MioC and GidA proteins promote cell division in E. coli.

Lies M, Visser BJ, Joshi MC, Magnan D, Bates D - Front Microbiol (2015)

Promoter mutations do not impair DNA replication or chromosome segregation. (A) Rifampicin runoff DNA histograms in PmioC and PgidA mutants indicate synchronous replication initiations. Numbers represent the number of chromosomes at the major peaks. (B) DNA/mass in exponentially growing cultures was measured by flow cytometry of DAPI stained cells (values are relative to wildtype). (C) The ratio of oriC sites to ter sites in above cells was measured by qPCR, indicating the rate of DNA replication and whether replication forks were blocked between oriC and ter. Values in B,C are means of 3 independent experiments (±1 SD). (D) The positions of oriC (green foci) and ter (red foci) in elongating triple mutant PmioC PgidA fis cells was analyzed by FISH (left panel). Bright extracellular foci (appearing as red halos) are multi-fluorescent beads added for image alignment. DAPI staining (right panel) indicates ter foci are located between segregated nucleoids, consistent with normal chromosome segregation (Text). See Material and Methods for details.
© Copyright Policy - open-access
Related In: Results  -  Collection

License
Show All Figures
getmorefigures.php?uid=PMC4446571&req=5

Figure 4: Promoter mutations do not impair DNA replication or chromosome segregation. (A) Rifampicin runoff DNA histograms in PmioC and PgidA mutants indicate synchronous replication initiations. Numbers represent the number of chromosomes at the major peaks. (B) DNA/mass in exponentially growing cultures was measured by flow cytometry of DAPI stained cells (values are relative to wildtype). (C) The ratio of oriC sites to ter sites in above cells was measured by qPCR, indicating the rate of DNA replication and whether replication forks were blocked between oriC and ter. Values in B,C are means of 3 independent experiments (±1 SD). (D) The positions of oriC (green foci) and ter (red foci) in elongating triple mutant PmioC PgidA fis cells was analyzed by FISH (left panel). Bright extracellular foci (appearing as red halos) are multi-fluorescent beads added for image alignment. DAPI staining (right panel) indicates ter foci are located between segregated nucleoids, consistent with normal chromosome segregation (Text). See Material and Methods for details.
Mentions: We previously reported that promoter mutations in mioC and gidA did not adversely affect the timing or efficiency of chromosomal replication (Bates et al., 1997). Even a subtle delay in replication could create an unbalanced cell cycle that results in delayed cell division. For example, blocking replication elongation by depleting dNTPs with hydroxyurea results in incomplete replication intermediates that block division independently of both SOS and SlmA (Cambridge et al., 2014). To confirm and extend our previous analysis of DNA replication, we measured DNA content and cell mass by flow cytometry in the mutant set. As expected, promoter single and double mutants in a fis+ background exhibited a normal number of chromosomes and synchronous replication initiation, as shown by rifampicin runoff histograms (Figure 4A). In this method, which involves blocking replication initiation with rifampicin and cell division with cephalexin and allowing ongoing replication forks to complete, cells accumulate a number of fully replicated chromosomes equal to the number of origins present at the time of drug treatment. Under our growth conditions (LB/37°C), wild-type cells mostly contained either 4 or 8 origins (Figure 4A, left). This indicates that replication initiation occurred synchronously, with all origins in a cell firing ~simultaneously, and thus containing 2n origins where n is equal to any positive integer. Double PmioC PgidA mutants exhibited slightly more 8-origin cells than wildtype, but this difference was not statistically significant. Rifampicin runoff in fis− cells did not produce discernable chromosome peaks in our flow cytometry analysis, likely owing to asynchronous replication (Flatten and Skarstad, 2013) and uneven DAPI staining due to abnormal chromosome structure (Skoko et al., 2006).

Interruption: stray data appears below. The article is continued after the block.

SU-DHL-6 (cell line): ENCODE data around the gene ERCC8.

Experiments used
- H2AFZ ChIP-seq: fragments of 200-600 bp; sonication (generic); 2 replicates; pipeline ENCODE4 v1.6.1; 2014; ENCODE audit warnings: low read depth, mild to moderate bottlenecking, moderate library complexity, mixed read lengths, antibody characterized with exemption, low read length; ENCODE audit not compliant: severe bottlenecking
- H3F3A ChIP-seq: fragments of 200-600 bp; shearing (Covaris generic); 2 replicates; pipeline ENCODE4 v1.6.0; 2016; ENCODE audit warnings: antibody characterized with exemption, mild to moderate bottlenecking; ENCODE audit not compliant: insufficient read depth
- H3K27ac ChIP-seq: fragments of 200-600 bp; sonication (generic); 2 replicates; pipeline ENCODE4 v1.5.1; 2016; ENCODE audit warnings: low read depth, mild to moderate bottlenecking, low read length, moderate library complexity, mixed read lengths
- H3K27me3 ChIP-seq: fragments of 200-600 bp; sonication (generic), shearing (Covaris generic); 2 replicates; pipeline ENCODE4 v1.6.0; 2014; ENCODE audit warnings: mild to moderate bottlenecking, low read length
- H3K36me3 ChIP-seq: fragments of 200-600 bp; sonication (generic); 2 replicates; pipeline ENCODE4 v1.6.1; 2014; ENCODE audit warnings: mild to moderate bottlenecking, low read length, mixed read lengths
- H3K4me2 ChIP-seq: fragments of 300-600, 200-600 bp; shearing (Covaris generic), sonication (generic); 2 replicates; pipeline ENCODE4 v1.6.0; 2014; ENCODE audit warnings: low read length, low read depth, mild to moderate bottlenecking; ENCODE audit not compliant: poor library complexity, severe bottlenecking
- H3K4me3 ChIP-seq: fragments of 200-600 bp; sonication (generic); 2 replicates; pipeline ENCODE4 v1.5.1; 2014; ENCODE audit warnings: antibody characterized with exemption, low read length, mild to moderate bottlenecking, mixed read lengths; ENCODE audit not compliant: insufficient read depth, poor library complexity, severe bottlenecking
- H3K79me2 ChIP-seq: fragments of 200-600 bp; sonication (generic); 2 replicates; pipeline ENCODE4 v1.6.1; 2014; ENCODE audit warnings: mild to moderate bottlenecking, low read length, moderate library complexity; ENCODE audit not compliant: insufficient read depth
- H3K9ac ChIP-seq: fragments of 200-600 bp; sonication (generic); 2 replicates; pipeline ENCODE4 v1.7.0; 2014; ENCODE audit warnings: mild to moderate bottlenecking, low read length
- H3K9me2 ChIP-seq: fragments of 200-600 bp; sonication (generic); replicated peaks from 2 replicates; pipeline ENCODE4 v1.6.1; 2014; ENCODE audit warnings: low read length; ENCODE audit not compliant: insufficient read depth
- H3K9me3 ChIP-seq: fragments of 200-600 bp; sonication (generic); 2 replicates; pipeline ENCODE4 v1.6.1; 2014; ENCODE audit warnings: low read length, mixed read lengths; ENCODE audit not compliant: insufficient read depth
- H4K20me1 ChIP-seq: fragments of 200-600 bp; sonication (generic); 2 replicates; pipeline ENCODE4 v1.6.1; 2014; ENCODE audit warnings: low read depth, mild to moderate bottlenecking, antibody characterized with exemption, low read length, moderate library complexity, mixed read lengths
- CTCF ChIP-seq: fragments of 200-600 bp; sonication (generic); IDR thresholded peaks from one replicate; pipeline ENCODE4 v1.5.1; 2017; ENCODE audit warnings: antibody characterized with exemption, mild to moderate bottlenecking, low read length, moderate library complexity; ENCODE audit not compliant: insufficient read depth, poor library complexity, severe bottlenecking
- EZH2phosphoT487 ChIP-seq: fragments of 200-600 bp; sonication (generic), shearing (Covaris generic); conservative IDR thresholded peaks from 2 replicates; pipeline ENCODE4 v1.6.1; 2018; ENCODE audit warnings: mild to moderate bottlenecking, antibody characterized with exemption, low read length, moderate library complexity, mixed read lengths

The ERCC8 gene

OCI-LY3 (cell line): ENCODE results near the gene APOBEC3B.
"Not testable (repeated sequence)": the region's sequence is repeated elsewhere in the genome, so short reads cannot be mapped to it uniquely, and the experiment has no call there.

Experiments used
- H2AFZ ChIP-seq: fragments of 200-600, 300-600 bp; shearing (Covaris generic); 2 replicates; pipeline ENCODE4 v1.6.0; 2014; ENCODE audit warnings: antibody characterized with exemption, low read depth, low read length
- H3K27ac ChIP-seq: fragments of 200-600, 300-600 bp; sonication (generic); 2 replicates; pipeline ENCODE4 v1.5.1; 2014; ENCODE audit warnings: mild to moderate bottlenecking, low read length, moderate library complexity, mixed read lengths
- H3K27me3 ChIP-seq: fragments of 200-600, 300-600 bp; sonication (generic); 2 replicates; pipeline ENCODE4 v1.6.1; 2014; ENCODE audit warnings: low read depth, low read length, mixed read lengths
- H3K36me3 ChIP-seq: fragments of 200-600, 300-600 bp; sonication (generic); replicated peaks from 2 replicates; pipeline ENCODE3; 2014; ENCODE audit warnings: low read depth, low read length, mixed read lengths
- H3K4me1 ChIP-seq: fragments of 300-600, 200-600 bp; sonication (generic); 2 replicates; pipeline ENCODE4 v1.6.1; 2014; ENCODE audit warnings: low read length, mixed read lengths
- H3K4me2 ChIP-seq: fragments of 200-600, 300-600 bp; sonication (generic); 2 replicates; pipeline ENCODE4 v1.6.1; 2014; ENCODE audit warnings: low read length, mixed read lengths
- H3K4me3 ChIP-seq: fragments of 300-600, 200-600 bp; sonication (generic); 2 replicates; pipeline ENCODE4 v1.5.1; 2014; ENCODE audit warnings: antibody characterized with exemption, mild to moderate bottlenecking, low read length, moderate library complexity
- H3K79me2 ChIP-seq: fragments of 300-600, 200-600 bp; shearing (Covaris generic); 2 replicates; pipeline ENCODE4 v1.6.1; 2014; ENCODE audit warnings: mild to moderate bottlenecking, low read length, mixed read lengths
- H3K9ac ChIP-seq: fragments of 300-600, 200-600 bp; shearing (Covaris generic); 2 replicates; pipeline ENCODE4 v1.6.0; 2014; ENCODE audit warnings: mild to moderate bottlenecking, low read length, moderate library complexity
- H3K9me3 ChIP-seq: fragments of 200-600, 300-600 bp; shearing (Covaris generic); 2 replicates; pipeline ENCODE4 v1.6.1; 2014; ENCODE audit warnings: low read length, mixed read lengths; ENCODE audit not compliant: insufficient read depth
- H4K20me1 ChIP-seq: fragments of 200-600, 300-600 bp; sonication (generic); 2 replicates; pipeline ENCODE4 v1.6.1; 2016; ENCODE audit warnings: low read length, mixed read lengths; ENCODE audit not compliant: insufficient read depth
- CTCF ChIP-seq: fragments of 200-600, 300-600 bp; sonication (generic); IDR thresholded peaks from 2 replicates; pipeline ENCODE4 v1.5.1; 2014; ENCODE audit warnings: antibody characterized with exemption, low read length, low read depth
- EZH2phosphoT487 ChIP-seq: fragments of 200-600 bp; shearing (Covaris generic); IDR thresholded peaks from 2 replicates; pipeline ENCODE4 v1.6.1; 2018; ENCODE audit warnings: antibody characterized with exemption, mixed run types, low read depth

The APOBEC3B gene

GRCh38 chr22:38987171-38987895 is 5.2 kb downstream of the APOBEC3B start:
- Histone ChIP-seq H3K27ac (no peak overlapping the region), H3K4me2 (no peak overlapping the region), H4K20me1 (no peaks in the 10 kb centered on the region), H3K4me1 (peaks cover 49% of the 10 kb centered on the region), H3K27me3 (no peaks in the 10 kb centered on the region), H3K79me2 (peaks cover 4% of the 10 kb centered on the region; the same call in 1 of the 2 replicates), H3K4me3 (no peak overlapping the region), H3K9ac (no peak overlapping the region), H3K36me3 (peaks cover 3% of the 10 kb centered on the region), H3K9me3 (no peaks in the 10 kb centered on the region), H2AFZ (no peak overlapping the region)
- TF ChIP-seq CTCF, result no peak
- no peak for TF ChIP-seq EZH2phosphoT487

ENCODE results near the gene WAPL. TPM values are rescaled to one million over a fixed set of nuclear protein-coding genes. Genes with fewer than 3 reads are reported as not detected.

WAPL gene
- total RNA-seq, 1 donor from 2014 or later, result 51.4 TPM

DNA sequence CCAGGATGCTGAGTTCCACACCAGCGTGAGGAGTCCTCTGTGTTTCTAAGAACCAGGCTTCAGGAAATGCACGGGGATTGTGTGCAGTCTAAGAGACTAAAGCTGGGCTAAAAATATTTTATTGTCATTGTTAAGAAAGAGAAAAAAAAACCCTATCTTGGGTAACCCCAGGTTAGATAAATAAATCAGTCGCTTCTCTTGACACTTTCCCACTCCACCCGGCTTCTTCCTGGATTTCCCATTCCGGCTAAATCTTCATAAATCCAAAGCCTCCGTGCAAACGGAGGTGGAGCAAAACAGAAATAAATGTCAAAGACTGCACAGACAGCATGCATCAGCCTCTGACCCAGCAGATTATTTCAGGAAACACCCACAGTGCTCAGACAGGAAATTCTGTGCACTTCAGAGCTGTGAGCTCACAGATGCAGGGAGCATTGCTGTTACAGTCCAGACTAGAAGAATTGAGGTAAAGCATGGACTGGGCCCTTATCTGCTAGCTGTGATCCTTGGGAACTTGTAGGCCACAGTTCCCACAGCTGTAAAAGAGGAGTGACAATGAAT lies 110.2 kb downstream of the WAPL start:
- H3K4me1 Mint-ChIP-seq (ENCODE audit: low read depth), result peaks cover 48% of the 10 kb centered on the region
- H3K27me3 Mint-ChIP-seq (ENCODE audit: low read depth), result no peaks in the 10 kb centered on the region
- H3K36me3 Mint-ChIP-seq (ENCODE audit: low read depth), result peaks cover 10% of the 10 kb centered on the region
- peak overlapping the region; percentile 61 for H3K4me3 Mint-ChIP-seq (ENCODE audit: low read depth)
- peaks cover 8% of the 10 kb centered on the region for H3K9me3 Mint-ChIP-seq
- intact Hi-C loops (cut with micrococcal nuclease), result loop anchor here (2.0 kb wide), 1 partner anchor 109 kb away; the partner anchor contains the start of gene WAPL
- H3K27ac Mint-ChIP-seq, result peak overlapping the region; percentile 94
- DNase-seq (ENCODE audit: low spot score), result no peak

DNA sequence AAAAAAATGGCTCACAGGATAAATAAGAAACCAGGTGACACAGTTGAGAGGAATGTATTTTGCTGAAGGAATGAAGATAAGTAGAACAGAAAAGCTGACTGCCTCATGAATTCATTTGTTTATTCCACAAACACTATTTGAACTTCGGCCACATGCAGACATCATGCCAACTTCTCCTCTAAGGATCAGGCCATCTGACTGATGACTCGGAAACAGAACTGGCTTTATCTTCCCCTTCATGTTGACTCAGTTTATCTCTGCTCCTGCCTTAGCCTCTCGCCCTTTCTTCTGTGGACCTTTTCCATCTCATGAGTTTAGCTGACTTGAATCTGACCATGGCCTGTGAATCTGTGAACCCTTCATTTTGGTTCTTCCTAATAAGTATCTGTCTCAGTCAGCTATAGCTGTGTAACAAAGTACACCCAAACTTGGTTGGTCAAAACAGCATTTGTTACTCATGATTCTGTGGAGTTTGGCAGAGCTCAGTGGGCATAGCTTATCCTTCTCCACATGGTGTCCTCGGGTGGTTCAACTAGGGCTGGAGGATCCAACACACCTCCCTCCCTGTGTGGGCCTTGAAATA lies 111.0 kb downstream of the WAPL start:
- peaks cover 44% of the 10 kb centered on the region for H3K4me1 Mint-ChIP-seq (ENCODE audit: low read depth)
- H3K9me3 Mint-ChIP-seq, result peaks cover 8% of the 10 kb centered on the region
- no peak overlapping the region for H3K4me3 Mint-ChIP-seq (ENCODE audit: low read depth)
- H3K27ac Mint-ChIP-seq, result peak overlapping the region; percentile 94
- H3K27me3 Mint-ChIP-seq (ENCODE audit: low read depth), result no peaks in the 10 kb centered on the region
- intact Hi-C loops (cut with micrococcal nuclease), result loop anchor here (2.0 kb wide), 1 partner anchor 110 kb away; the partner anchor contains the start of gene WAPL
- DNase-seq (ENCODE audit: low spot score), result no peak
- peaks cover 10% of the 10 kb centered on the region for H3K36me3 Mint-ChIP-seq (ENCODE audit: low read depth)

Bottom Line: The well-conserved genes surrounding the E. coli replication origin, mioC and gidA, do not normally affect chromosome replication and have little known function.Cell elongation is exacerbated by a fis deletion, likely owing to delayed replication and subsequent cell cycle stress.Measurements of replication initiation frequency and origin segregation indicate that mioC and gidA do not inhibit cell division through any effect on oriC function.

View Article: PubMed Central - PubMed

Affiliation: Molecular and Human Genetics, Baylor College of Medicine Houston, TX, USA.

ABSTRACT
The well-conserved genes surrounding the E. coli replication origin, mioC and gidA, do not normally affect chromosome replication and have little known function. We report that mioC and gidA mutants exhibit a moderate cell division inhibition phenotype. Cell elongation is exacerbated by a fis deletion, likely owing to delayed replication and subsequent cell cycle stress. Measurements of replication initiation frequency and origin segregation indicate that mioC and gidA do not inhibit cell division through any effect on oriC function. Division inhibition is also independent of the two known replication/cell division checkpoints, SOS and nucleoid occlusion. Complementation analysis indicates that mioC and gidA affect cell division in trans, indicating their effect is at the protein level. Transcriptome analysis by RNA sequencing showed that expression of a cell division septum component, YmgF, is significantly altered in mioC and gidA mutants. Our data reveal new roles for the gene products of gidA and mioC in the division apparatus, and we propose that their expression, cyclically regulated by chromatin remodeling at oriC, is part of a cell cycle regulatory program coordinating replication initiation and cell division.

No MeSH data available.


Related in: MedlinePlus